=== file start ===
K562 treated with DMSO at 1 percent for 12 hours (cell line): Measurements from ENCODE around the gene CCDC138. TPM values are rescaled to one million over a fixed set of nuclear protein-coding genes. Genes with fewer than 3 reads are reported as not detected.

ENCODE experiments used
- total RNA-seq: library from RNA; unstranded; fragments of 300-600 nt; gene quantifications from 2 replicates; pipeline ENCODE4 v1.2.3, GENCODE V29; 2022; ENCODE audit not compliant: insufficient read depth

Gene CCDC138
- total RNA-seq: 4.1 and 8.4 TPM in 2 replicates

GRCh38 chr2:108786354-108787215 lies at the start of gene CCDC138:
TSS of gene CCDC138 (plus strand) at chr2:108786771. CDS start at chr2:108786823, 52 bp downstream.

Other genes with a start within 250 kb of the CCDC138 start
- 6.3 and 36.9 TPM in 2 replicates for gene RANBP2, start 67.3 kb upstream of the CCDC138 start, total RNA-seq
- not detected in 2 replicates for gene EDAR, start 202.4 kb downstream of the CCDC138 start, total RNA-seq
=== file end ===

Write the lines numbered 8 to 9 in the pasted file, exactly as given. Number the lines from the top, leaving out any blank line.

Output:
Other genes with a start within 250 kb of the CCDC138 start
- 6.3 and 36.9 TPM in 2 replicates for gene RANBP2, start 67.3 kb upstream of the CCDC138 start, total RNA-seq